Saturday, 12 May 2012

Vidal Sassoon: the man who revolutionised hairstyling

Vidal Sassoon, who died this week at the age of 84, revolutionised hair styling with his liberating wash and wear cuts. His sleek and simple geometric cuts relieved the new generation from the rigid, high maintenance beehive of the 1950s. Once Vidal had created the iconic Mary Quant bob in 1963, hair stylists never looked back.

Brought up as a young Jewish boy in a tough area of London, Vidal was handed to an orphanage for seven years by his mother who lacked the sufficient finances to support a child. In a battle against anti-Semitism Vidal became the youngest member of the 43 Group which battled with Oswald Mosely's anti-Semitic gang and in 1948 he fought in the Israeli war of independence. However, this is not why we remember Sassoon.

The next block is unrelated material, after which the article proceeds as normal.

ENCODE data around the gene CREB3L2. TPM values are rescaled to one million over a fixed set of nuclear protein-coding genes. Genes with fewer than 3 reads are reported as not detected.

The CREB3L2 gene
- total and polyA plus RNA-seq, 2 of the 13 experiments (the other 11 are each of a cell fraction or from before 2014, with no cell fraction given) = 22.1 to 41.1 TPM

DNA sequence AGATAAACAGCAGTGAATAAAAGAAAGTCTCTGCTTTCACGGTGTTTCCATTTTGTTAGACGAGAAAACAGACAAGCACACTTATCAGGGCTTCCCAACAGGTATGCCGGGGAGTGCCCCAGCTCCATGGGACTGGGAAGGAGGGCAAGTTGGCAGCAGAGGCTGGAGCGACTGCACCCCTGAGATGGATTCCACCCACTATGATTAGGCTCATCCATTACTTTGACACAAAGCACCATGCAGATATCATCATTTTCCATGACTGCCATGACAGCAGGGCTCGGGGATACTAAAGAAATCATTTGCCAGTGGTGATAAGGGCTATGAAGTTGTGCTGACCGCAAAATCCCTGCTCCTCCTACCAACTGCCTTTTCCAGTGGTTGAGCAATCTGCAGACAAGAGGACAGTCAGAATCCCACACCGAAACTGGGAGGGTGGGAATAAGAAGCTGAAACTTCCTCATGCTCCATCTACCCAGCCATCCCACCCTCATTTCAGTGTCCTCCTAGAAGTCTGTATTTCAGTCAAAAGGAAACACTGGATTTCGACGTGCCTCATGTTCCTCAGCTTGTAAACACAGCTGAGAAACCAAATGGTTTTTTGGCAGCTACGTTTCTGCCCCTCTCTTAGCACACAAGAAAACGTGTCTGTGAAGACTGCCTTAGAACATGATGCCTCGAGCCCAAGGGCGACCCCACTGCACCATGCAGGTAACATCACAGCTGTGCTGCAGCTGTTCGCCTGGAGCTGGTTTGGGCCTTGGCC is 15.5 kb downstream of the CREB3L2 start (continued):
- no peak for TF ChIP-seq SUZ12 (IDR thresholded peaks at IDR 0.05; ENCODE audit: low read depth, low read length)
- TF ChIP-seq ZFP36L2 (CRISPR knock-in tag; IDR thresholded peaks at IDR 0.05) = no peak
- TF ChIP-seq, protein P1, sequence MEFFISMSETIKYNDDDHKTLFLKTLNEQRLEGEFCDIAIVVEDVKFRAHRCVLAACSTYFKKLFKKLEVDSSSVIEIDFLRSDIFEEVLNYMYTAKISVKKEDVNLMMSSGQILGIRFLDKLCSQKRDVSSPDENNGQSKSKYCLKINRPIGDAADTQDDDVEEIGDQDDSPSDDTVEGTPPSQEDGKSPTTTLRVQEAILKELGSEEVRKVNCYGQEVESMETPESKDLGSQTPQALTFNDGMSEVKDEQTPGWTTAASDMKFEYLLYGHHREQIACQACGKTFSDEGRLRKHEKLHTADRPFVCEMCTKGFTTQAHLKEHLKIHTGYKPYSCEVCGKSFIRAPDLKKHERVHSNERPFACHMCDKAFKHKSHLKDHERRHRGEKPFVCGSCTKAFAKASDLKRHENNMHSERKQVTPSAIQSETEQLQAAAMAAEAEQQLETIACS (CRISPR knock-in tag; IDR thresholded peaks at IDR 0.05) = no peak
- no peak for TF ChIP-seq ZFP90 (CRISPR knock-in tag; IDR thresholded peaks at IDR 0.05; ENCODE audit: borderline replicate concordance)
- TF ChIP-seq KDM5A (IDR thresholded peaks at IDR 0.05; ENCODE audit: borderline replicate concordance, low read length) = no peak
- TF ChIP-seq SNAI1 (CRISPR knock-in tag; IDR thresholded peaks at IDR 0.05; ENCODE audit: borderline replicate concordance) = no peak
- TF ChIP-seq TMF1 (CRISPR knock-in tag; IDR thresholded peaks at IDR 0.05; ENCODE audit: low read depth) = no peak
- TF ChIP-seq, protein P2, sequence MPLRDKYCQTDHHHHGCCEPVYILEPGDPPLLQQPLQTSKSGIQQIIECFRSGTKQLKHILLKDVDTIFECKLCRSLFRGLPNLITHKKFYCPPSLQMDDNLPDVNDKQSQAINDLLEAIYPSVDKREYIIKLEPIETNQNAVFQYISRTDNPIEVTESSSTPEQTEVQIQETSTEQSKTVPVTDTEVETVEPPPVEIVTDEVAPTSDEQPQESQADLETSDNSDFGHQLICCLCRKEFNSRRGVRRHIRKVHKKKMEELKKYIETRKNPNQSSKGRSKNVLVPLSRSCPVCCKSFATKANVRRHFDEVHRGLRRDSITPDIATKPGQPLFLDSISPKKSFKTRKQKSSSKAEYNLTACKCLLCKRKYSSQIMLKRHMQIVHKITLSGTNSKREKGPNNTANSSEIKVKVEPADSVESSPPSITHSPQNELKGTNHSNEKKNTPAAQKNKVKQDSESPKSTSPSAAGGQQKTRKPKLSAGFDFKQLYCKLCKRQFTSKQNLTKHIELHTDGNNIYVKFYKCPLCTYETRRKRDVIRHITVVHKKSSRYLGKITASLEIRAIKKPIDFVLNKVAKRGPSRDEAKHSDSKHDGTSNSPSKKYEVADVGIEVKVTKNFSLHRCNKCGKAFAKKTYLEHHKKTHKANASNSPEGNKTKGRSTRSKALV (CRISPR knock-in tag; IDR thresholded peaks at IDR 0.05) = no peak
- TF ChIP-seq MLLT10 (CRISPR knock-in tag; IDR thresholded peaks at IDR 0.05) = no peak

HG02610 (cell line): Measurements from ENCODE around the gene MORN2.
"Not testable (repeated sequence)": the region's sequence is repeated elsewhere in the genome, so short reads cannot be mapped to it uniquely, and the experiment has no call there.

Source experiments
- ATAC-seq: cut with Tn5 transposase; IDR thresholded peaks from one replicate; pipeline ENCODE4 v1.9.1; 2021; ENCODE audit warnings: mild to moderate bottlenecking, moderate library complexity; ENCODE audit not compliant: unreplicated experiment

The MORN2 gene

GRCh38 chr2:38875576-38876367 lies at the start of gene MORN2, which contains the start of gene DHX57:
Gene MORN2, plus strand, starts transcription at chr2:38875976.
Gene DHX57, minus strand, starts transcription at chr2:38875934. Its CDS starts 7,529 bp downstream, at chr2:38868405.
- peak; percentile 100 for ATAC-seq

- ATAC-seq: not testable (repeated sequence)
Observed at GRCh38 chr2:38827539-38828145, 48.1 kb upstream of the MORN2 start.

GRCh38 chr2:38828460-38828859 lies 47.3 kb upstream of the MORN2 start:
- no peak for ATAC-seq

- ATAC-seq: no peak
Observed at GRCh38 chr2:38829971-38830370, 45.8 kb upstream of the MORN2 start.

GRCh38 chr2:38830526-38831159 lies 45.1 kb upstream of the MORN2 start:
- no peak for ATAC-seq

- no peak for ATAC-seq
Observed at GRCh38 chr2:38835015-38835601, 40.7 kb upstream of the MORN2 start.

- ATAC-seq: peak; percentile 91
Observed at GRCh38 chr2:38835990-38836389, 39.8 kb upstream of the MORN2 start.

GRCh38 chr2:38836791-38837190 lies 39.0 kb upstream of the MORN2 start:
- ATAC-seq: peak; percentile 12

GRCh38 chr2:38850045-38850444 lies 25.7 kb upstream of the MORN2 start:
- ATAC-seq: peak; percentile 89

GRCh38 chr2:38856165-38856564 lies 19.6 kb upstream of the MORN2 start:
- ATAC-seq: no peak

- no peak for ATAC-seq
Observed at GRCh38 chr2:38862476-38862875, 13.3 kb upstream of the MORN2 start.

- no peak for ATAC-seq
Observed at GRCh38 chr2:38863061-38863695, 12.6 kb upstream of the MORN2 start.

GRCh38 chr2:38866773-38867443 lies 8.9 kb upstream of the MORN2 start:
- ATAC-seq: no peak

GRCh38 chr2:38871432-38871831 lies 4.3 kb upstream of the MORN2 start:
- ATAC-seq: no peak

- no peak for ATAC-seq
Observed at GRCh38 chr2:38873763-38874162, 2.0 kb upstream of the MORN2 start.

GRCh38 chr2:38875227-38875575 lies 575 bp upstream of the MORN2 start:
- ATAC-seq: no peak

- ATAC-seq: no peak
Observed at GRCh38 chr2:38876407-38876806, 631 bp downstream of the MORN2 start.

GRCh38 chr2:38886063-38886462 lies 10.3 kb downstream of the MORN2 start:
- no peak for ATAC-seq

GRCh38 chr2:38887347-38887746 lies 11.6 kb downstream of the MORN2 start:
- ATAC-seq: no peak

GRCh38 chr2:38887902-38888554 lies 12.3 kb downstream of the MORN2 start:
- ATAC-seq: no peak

From the moment he styled Mary Quant's mop, Vidal was hailed by dolly-birds as the new modern hairdresser. Those who went to Vidal expected a 'Vidal cut'. Sassoon's clients soon included many of the young models and film stars of the day from Twiggy and Jean Shrimpton to Cilla Black and Mia Farrow.

Sassoon re-established hairdressing as an art form, rather than just a trade. He described it as a method of sculpture and architecture, carving shapes that compliment bone structure. By 1964 the stylist had been put on the international spectrum with a salon in New York and within five years Sassoon had established salons in Toronto and Beverly Hills and a hairdressing school in London.

In 1973, Sassoon spawned a collection of products which established Vidal Sassoon as a household name. Though by 1975 Sassoon had stopped cutting hair, his legacy continued in television adverts and his extensive range of products.

Despite his death, Vidal Sassoon's timeless cuts will continue to influence the way hair is styled for many generations to come.